Behold me from your lofty Tow'r,
And to your Lover shew
Your Charms; and when it's in my Pow'r,
I'll be as kind to you.
Hither I came, with joyful Speed,
And fear'd no freezing Wind;
But as the Saint at Troas did,
Have left my Cloak behind,
My Dear, wou'd
wide The Casement with your Hand, My Fiddle, and my felf beside,
Should be at your Command.
Could I behold you in your Smock,
Tho' Dark, the luscious View
Would then embolden me to knock,
And ask you how you de.
Or would you open but the Door,
As I have done the Cafe,
I've sweeter Instruments in Store;
To play a thorough Bafe.
But since you're coy, I know not what
To farther fing or say;
My Love, 'tis trúe, is very hor,
Yet I'm too cold to stay.
Chorus, as going off
Tlmim, thrum, tbrum, tlrum,
Home, 'home, home, honey
I hate a Whore that's coy;
But since you are, (Zit, zan, zounds) 1
Muji, without your Favours, dis.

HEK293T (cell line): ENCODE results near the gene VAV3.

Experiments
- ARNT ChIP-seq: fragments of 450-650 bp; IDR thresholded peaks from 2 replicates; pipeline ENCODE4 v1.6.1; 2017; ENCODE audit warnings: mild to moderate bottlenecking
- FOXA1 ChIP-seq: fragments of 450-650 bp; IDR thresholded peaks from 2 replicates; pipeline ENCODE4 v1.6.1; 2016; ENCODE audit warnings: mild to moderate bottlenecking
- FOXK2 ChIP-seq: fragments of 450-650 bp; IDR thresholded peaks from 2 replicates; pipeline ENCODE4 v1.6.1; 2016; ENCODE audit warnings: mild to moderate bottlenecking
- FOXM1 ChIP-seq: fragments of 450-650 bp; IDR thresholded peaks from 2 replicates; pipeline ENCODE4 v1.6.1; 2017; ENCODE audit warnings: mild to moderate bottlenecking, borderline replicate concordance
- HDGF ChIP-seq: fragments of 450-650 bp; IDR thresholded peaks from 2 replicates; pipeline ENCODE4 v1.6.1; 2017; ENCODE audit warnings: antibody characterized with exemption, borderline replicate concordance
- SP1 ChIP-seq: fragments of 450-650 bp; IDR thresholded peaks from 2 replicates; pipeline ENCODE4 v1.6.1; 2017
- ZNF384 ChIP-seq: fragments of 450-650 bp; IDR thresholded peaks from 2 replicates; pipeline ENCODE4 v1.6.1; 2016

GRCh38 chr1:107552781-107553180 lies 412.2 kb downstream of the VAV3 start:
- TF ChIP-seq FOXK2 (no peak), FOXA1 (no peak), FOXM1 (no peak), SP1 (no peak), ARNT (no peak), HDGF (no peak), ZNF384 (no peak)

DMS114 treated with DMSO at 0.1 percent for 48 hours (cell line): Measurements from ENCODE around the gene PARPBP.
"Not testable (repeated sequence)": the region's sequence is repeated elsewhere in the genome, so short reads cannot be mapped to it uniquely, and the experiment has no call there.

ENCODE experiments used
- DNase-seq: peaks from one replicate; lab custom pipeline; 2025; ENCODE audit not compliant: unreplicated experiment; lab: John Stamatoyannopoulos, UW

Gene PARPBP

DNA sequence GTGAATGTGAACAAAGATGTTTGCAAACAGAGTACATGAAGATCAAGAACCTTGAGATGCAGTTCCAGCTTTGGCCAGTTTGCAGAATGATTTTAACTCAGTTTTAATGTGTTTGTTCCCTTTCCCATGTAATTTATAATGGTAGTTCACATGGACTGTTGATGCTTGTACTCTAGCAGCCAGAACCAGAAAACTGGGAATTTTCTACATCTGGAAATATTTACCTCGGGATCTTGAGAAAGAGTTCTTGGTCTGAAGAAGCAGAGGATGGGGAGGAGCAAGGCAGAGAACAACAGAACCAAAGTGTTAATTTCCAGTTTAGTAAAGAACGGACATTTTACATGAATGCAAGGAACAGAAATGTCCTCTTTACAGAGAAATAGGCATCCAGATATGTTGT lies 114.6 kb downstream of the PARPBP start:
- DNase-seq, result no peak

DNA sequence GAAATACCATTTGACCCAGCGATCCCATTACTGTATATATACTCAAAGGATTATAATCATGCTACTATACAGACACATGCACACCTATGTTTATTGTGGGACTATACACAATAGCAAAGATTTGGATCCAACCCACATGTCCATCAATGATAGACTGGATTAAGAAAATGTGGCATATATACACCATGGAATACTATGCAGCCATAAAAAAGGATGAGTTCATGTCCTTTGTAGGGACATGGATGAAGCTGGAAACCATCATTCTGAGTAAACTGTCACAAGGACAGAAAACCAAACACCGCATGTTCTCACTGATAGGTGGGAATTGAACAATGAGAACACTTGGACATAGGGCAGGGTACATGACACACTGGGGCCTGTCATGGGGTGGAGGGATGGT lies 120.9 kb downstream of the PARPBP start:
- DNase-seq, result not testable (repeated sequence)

Hile the pious grave Sot does amuse half the Na-
With impertinent Scruples, and Zeal out of Fashion;
While Harangues, that at Church made us piously sleep,
°Mongst Priest-ridden Cullies, such a Pother do keep;
We'll, with trusty Champain, our Devotion refine,
And shew a good Conscience by drinking our Wine.
Let the motly dull Herd for Religion engage;
Let 'em urge the Dispute with vile Clamour and Rage ;
Let your Authors keep on the dull Method of Writing,
And pursue the curs'd Toil they fo much take Delight in;
We'll ne'er make Replies, but reft fully contented,
Tho' good Fellows and Drink have been mifreprefented.
May their musty stift Volumes to Grub-Street adjairn,
Or rot in Duck-Lane, or in Coffee-House burn;
May they furnish no more empty Cits with Debate,
Or touch the Intrigues and Arcana's of State.
Wine does edify more than dull Canting of Vicar;
Tis our Freedom we owe to that orthodox Liquor.
I ne'er pall my Fancy, or trouble my Brain
With the Chances and Fate that our Starswill ordain;
Let the Monarch of France keep his Subjects at Home,
And forbid the mad Zealots a broad for to roam,
So he lets his boon Claret but cross the kind Main,